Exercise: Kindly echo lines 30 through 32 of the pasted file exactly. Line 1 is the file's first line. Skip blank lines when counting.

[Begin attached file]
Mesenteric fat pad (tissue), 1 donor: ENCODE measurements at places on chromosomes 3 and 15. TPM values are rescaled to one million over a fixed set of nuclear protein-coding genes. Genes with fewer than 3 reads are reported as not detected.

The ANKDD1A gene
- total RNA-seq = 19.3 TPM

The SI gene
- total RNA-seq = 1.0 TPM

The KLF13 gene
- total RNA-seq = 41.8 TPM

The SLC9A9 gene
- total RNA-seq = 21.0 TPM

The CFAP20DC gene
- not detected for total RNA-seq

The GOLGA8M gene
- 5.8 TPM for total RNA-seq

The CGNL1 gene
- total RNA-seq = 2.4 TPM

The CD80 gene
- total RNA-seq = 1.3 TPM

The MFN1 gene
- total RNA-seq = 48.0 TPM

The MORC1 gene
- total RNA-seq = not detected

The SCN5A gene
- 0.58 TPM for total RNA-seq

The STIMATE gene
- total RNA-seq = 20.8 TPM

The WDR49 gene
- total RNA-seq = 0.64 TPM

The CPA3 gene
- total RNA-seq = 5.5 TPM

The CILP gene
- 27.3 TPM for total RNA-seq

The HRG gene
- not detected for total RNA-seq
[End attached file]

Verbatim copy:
The CILP gene
- 27.3 TPM for total RNA-seq

The HRG gene